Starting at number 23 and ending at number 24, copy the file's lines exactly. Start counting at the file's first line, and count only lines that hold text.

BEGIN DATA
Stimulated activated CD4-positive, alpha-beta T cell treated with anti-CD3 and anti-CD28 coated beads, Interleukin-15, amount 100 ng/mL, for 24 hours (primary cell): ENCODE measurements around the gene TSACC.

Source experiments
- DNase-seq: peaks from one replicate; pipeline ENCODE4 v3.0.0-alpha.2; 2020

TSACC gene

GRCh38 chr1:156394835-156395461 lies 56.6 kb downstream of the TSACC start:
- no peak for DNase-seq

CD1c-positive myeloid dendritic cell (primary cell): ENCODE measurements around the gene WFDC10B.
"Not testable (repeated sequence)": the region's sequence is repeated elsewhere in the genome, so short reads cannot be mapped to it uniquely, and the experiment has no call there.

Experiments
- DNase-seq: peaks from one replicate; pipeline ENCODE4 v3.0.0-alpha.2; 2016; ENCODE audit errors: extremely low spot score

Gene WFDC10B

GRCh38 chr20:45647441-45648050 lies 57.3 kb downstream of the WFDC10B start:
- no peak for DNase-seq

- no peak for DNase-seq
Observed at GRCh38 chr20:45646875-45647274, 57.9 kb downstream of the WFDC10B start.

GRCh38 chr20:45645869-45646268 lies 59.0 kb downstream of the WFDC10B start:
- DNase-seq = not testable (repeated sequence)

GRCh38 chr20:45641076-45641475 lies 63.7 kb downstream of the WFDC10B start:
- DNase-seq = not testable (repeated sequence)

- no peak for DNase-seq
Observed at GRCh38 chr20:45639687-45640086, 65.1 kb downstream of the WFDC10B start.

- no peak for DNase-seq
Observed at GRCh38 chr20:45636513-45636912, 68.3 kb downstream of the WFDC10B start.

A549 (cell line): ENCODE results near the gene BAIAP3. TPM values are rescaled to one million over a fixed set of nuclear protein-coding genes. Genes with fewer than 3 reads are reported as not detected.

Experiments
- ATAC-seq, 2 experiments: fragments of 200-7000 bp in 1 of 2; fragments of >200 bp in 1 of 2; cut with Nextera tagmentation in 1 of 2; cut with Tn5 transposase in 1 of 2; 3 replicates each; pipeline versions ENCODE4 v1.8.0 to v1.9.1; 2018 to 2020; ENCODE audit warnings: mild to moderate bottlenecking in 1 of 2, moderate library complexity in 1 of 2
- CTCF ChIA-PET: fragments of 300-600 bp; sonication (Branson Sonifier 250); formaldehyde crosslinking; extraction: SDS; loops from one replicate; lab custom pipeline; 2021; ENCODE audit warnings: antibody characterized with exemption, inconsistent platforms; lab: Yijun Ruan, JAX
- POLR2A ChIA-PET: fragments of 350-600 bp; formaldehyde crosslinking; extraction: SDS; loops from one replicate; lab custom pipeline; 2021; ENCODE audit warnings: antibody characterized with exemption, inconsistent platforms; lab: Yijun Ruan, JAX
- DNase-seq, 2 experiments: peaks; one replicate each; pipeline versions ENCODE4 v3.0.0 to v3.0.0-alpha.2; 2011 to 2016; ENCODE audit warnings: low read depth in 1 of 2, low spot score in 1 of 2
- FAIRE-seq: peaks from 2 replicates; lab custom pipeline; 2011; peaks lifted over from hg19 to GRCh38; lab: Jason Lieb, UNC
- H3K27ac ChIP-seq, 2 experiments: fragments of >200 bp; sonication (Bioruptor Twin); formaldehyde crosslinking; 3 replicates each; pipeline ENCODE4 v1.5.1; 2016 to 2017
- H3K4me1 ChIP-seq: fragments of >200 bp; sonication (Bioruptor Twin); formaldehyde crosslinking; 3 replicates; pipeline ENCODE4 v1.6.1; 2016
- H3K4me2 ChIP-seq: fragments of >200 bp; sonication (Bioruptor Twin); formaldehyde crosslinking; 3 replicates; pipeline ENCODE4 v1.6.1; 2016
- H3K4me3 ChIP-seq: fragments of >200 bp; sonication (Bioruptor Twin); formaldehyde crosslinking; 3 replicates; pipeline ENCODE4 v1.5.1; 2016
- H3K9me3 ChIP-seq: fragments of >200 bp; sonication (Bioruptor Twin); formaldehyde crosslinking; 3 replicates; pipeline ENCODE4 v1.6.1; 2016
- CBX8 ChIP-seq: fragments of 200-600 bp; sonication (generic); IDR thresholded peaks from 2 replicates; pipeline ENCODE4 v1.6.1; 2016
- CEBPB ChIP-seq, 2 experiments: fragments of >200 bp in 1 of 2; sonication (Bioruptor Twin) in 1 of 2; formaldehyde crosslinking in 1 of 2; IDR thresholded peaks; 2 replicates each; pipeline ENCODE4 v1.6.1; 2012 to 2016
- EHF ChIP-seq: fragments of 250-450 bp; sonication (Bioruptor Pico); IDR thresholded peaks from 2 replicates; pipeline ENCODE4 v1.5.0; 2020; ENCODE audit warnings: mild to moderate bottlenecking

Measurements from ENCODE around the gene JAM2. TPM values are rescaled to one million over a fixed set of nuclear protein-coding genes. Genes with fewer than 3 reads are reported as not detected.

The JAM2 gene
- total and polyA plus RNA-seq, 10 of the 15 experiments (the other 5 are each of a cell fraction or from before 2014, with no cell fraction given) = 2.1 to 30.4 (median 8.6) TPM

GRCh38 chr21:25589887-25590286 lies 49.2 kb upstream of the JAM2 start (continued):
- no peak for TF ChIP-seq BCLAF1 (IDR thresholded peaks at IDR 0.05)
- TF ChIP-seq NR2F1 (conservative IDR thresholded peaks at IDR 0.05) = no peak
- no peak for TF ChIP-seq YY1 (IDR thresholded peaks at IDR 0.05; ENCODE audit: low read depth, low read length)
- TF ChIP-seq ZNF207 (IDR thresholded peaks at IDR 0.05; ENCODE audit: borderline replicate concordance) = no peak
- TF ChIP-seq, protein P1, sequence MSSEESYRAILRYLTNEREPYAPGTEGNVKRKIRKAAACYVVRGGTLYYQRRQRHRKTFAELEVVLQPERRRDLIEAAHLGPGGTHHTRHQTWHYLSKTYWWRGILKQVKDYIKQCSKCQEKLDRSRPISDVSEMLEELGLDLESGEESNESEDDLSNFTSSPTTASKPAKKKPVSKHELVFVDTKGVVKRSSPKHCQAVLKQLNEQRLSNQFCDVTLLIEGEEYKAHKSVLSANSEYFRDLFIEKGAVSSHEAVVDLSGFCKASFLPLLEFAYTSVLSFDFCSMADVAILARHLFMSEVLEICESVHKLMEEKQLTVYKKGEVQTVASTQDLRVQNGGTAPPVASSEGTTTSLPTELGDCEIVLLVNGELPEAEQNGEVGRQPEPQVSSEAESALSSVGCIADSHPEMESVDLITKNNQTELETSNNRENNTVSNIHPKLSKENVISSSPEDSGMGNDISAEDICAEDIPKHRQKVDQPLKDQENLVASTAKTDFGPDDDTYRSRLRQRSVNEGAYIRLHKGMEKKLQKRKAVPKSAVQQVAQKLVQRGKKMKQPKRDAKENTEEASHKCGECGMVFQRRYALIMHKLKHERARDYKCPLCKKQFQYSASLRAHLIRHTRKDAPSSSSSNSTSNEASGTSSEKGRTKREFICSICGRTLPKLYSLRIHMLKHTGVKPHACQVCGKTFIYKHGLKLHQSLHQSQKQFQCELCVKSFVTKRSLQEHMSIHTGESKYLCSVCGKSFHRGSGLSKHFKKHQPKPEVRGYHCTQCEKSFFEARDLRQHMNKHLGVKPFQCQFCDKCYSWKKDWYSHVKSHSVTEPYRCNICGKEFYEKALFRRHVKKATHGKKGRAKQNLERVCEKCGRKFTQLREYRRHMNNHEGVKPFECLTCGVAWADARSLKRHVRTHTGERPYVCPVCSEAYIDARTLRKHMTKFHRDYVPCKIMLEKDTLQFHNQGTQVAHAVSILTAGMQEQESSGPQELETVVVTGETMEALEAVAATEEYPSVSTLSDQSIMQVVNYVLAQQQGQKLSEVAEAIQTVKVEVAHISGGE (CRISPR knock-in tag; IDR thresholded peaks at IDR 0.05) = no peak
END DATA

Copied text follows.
Observed at GRCh38 chr20:45636513-45636912, 68.3 kb downstream of the WFDC10B start.

A549 (cell line): ENCODE results near the gene BAIAP3. TPM values are rescaled to one million over a fixed set of nuclear protein-coding genes. Genes with fewer than 3 reads are reported as not detected.